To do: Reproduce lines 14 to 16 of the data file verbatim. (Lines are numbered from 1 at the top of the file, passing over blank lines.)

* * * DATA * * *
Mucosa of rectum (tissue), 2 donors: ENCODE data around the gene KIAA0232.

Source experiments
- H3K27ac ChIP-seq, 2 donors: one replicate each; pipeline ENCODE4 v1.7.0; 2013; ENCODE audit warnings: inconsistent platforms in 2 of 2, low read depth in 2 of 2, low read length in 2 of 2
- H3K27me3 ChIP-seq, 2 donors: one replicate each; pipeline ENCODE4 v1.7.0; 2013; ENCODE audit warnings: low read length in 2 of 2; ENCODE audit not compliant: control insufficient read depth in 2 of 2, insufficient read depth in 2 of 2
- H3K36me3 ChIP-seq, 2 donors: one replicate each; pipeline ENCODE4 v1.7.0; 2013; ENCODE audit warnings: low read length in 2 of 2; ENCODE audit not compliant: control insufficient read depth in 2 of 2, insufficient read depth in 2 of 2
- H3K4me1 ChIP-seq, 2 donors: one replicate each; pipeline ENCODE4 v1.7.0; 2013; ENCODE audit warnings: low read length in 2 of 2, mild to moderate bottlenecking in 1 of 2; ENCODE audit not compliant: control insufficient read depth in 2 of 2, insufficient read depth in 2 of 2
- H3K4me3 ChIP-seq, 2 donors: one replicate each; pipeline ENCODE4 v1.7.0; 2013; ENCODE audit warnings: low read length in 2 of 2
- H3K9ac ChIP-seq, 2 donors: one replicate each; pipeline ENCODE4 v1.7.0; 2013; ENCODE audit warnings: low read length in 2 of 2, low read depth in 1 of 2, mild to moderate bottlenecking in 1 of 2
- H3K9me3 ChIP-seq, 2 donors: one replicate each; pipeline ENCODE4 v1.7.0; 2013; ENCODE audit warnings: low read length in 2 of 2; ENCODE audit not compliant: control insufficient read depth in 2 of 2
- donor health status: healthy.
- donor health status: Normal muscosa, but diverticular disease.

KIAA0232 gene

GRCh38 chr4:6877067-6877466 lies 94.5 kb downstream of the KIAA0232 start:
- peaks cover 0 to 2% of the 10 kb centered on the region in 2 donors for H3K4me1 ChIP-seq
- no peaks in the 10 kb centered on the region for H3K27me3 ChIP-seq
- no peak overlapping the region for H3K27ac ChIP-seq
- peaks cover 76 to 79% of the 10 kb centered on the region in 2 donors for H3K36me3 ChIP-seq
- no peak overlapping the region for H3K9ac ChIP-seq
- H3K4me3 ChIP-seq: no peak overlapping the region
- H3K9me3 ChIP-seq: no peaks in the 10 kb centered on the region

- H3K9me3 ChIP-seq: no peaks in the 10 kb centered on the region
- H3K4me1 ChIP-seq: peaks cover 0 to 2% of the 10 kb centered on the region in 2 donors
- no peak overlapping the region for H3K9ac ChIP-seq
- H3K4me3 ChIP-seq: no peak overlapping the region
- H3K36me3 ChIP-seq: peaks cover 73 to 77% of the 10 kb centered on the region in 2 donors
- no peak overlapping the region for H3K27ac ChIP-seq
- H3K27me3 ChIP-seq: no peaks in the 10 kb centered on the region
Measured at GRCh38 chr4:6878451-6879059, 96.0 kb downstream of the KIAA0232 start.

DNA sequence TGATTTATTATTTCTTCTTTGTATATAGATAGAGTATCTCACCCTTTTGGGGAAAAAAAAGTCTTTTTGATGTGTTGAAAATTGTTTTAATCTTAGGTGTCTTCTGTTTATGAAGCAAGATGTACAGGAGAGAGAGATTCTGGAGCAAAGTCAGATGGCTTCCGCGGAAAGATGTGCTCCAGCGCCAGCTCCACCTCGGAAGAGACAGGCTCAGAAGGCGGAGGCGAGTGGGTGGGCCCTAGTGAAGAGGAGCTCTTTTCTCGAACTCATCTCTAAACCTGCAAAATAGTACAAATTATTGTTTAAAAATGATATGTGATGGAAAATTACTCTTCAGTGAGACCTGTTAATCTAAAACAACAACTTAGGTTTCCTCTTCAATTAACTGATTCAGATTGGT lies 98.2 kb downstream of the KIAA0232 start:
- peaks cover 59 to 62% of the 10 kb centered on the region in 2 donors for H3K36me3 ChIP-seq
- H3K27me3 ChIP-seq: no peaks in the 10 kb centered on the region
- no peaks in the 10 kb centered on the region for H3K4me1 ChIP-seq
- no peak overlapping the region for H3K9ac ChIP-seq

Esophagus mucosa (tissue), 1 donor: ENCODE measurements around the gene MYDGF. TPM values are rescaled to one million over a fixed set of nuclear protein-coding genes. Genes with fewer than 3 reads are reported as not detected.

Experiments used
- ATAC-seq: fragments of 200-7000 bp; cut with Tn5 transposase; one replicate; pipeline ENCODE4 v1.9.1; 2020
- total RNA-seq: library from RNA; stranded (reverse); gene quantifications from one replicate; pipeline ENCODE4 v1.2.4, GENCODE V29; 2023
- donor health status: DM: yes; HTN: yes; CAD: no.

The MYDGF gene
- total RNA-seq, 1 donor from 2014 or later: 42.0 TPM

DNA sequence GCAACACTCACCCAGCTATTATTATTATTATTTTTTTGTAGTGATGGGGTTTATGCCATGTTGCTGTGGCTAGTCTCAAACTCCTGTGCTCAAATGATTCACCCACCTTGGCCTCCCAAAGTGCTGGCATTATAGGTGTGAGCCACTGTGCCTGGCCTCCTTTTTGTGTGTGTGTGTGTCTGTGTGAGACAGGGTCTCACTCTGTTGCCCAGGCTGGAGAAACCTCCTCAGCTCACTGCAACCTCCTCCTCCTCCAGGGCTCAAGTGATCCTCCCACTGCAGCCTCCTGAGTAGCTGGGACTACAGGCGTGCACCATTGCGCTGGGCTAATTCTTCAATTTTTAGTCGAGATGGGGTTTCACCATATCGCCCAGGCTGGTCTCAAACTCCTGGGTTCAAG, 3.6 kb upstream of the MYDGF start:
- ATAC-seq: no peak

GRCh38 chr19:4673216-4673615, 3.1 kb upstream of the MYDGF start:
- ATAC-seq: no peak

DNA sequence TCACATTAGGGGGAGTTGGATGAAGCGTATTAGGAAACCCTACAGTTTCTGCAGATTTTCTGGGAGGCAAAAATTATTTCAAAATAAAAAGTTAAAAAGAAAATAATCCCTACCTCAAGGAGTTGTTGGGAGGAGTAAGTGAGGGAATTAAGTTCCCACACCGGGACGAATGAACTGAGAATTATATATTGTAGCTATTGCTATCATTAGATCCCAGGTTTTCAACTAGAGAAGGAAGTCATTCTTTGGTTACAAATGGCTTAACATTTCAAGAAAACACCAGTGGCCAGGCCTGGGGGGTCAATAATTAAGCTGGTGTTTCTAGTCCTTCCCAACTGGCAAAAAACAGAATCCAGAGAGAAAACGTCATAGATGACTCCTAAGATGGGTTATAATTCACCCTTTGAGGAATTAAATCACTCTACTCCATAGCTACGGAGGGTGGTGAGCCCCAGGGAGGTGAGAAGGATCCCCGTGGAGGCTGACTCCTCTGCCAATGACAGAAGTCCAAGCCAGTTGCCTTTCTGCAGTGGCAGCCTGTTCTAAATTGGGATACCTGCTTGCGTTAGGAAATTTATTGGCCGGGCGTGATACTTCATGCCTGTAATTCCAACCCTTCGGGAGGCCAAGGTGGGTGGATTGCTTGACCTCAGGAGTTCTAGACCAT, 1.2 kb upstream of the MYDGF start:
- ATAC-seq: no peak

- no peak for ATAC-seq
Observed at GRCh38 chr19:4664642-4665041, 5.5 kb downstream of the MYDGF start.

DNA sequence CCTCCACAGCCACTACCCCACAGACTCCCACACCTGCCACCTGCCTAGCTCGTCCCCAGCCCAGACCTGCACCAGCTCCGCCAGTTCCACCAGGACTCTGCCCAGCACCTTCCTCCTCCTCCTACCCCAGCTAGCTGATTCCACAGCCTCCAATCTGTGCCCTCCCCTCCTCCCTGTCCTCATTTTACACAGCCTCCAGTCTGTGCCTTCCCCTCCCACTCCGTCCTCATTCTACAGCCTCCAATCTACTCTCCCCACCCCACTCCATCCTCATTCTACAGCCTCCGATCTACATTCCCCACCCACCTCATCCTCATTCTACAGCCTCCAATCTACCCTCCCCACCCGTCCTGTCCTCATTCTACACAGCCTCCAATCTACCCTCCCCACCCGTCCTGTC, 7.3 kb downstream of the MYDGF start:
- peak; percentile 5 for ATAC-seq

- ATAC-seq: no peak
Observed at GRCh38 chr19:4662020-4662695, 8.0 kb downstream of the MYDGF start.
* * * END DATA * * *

- peaks cover 0 to 2% of the 10 kb centered on the region in 2 donors for H3K4me1 ChIP-seq
- no peaks in the 10 kb centered on the region for H3K27me3 ChIP-seq
- no peak overlapping the region for H3K27ac ChIP-seq